By Erin Sherbert
By Erin Sherbert
By Leif Haven
By Erin Sherbert
By Chris Roberts
By Kate Conger
By Brian Rinker
By Rachel Swan
Voters, it seems, don't read the fine print before heading to the ballot booth. The City Attorney does — and his office pointed out that the Prop. H pledge of "cost-sharing" does not necessitate a "dollar-for-dollar" correlation, meaning any contribution from police and firefighters could theoretically satisfy the law. The language of the law allowed the public safety unions to enjoy a risk-free reward. Taxpayers are picking up costs incurred by Prop. H although they were assured they wouldn't have to.
But the most cynical manipulation of a real effort to address the city's nightmarish finances came via Prop. B of 2008. That measure finally curtailed the city's ruinous five-year vested health care policy. City employees hired after January 2009 must now work 20 years to enjoy lifetime health care. In the long run, this will save the city billions. Yet in the sausage factory of San Francisco legislation, the proposition also included hefty pension and Cost-of-Living Adjustment increases for city employees — not just for the future employees who would be subject to more modest health care stipulations, but the current workforce, already enjoying the city's generous health provisions.
The effects of this switcheroo were staggering. While the proposition will ostensibly save San Francisco a bundle in the far future — when city employees from the Justin Bieber generation retire — in the near-term, it will cost the city billions. A 2008 actuarial report of the San Francisco Employee Retirement System revealed that the Cost-of-Living Adjustments alone increased the city's pension obligation by $750 million. In order to close a billion-dollar loophole, San Francisco saw fit to toss billions into a new loophole of its own creation.
It's astounding — but it shouldn't be. In San Francisco, when labor asks to change a twenty, it always gets back three fives and a ten.
A funny thing happens when you confront San Francisco officials with these budget-destroying numbers and history of abuse. They don't offer a solution: Instead they point out, uniformly, that our system is presently doing better than a lot of systems in California.
They're right. San Francisco's retirement system is almost certainly the best in California. We can keep telling ourselves this, even after they come to repossess the doorknobs.
The problem isn't how bad things are now, though they're lousy. The problem is how bad things will be in just a few years. The universal excuse that we're better off than Detroit is not a solution — it's like the captain of the Titanic pointing out that the Lusitania sank faster.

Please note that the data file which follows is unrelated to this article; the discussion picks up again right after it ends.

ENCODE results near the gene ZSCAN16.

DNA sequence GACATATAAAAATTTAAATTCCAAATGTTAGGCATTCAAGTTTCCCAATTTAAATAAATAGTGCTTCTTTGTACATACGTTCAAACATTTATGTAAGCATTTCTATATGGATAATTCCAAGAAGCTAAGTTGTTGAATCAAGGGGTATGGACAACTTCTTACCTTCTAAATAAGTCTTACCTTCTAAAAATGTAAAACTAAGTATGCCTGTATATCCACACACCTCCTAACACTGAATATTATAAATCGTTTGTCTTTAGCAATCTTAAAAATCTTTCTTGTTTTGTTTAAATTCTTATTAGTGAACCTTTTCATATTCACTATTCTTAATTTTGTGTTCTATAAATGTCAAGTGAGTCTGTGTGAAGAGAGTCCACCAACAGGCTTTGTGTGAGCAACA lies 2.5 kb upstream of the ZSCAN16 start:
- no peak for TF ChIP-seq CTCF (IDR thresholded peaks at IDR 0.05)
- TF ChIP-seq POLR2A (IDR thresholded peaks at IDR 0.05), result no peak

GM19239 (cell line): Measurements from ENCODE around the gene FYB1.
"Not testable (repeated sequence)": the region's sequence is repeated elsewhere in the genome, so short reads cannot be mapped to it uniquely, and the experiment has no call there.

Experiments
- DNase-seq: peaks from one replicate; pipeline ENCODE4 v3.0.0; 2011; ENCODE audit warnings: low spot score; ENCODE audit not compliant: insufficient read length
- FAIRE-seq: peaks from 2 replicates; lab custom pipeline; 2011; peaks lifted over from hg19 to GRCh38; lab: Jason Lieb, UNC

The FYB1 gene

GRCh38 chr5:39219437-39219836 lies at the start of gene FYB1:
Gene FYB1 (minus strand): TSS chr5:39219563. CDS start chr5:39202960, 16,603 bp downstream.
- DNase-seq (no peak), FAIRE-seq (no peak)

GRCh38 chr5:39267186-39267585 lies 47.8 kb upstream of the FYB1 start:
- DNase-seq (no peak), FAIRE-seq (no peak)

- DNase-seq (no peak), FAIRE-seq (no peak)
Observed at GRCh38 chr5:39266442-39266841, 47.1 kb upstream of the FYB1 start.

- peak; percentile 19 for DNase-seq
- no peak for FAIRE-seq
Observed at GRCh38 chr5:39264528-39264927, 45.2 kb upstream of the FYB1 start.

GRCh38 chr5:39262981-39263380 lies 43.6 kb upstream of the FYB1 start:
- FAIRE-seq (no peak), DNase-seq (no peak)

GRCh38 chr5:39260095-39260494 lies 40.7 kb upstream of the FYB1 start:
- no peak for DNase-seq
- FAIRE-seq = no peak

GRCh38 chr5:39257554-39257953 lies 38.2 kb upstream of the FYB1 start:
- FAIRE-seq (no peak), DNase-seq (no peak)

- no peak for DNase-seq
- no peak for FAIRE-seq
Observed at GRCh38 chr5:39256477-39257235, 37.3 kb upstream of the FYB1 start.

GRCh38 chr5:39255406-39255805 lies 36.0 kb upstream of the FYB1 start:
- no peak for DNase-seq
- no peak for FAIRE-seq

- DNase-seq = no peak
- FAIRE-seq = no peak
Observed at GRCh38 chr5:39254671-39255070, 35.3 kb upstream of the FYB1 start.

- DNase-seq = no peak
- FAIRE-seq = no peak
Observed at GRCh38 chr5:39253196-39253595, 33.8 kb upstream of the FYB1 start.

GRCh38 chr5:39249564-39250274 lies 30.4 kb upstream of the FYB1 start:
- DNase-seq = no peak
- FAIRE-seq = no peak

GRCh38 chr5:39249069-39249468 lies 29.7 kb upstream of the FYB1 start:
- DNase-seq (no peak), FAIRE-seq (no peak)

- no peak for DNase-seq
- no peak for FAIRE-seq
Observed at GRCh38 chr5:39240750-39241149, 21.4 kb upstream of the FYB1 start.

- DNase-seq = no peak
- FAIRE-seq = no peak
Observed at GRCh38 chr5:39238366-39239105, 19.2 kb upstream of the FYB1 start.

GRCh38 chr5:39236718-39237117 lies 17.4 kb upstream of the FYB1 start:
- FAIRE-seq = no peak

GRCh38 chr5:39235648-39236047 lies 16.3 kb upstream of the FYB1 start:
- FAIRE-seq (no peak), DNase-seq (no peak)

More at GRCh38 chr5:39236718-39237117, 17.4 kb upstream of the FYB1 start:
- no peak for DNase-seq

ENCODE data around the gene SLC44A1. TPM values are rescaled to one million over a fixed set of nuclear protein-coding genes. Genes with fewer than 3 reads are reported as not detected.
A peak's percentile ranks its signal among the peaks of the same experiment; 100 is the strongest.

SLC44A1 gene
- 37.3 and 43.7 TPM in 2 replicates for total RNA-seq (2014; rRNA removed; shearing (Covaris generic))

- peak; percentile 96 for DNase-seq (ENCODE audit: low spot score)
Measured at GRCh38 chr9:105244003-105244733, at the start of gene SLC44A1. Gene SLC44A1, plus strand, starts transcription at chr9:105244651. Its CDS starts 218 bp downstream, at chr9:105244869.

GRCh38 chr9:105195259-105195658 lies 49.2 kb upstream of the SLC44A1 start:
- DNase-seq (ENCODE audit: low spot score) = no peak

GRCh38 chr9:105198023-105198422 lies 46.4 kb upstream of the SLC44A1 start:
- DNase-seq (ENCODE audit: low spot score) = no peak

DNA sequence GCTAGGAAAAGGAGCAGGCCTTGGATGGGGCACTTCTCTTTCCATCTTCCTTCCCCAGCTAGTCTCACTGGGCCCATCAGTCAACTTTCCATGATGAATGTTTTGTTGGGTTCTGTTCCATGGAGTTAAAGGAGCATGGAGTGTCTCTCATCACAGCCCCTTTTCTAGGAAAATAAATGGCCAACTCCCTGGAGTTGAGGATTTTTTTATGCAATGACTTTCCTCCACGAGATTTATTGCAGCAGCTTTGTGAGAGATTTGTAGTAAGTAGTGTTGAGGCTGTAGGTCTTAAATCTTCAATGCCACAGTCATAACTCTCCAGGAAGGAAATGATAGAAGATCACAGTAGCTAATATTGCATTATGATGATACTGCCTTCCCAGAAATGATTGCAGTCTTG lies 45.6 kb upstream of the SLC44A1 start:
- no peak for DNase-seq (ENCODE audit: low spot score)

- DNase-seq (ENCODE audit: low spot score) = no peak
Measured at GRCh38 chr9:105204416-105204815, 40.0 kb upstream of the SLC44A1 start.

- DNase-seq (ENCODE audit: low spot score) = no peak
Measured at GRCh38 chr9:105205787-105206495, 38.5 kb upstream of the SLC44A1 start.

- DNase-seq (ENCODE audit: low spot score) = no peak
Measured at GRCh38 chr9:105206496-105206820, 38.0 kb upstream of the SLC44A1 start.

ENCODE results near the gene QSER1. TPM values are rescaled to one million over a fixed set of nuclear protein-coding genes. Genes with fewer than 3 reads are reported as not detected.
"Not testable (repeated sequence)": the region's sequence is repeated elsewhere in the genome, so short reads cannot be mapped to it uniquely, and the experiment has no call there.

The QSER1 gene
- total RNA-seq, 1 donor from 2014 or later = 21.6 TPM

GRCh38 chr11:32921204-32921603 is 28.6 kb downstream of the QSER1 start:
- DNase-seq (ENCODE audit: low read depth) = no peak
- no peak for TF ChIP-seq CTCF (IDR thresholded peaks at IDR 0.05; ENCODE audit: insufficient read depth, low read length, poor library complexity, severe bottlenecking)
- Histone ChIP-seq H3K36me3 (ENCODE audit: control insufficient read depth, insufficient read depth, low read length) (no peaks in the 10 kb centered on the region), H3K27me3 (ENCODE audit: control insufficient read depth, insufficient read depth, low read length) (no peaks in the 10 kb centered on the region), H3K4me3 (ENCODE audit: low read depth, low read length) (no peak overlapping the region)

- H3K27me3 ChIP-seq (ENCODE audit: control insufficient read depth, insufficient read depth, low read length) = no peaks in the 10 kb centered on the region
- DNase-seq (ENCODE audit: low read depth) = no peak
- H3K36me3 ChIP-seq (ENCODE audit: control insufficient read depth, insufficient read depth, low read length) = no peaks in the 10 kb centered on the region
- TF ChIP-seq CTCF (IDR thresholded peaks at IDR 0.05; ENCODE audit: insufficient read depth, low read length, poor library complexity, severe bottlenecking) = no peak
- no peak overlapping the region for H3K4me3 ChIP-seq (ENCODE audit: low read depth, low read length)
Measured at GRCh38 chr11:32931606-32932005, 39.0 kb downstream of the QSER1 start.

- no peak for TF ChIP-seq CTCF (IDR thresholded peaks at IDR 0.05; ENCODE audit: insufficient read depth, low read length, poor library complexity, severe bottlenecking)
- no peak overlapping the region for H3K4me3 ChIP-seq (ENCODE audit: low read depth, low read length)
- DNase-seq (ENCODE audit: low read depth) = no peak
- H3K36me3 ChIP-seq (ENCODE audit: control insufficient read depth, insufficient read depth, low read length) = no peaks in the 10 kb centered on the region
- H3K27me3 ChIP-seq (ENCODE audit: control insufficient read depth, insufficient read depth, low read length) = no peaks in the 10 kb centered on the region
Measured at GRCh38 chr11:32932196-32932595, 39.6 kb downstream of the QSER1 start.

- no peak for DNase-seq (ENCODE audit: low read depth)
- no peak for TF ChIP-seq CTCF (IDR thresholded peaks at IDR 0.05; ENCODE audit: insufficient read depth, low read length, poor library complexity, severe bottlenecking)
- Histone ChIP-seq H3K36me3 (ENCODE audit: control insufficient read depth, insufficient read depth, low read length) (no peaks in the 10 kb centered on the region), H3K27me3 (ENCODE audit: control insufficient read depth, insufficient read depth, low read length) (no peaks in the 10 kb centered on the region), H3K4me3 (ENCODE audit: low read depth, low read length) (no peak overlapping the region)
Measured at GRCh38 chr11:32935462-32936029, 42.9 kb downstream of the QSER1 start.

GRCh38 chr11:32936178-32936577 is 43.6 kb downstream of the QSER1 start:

But this assumes that elected officials want a solution. No evidence suggests they do. Vanquishing Prop. B, Adachi's benefits reform measure, is the rare cause that has united Mayor Newsom and Supervisor Chris Daly, along with every other elected official, and platoons of campaign staff paid with union money — and none of them has presented an alternative for even beginning to address the city's problems. Instead, they have a message: Won't somebody think of the children?
At a recent No on B rally, organizers said Adachi's real goal was to harm city employees' kids, and that he'd cleverly disguised a measure to do so as "pension reform." It's true that Prop. B will increase health care costs, especially for city employees with dependents. The measure's critics repeatedly cite that a single mom would be forced to bleed an extra $5,600 yearly, should Prop. B pass. That's accurate — but it applies to less than 1 percent of the city's workforce, who are on the costliest plan the city offers, and likely have the option of switching to less expensive plans. Even with new costs demanded by Prop. B, a city worker could insure herself plus a dependent for $249 a month through Kaiser, or $473 with Blue Cross. That's not astoundingly cheap, but it's significantly better than most plans in the private sector.
And isn't that the way it's supposed to be? Prop. B opponents are quick to point out that a strong benefits package is what attracts people to civil service in the first place. Government work can't compete with private sector on salary.
That was true when everyone liked Ike. But today's city employees significantly outearn most of San Francisco's private sector workers. According to the Bureau of Labor Statistics, the average private sector employee working in San Francisco earns $73,133. The average city employee now draws $91,500 — with fringe benefits valued at $38,000.
Okay, but that giant public sector salary comes by averaging Gavin Newsom ($247,825) with Larry the airport janitor ($56,454), right? Yes, but it's still representative. According to the fiscal 2009-10 payroll, 62 percent of San Francisco employees took home more than $75,000.
Their pensions can be even better. According to Civil Grand Jury analyses, 55 percent of firefighters and 60 percent of cops who retired between 1998 and 2008 now earn pensions higher than their final salaries. Thanks to Cost-of-Living Adjustments and other postretirement sweeteners, some retirees have been bumped into a higher tax bracket than when they were working.
In total, some 900 retirees earn yearly pensions of $100,000 or more, and nearly 2,400 receive $75,000. Payouts for these top earners exceeded $234 million last year (all told, 22,200 retirees cashed $744 million). Former Police Chief Heather Fong is the city's No. 1 pensioner at $265,558 a year — and she's only 54. So most public sector employees are doing pretty well for themselves, and some are doing spectacularly well — and on average, they're all doing significantly better than private sector workers.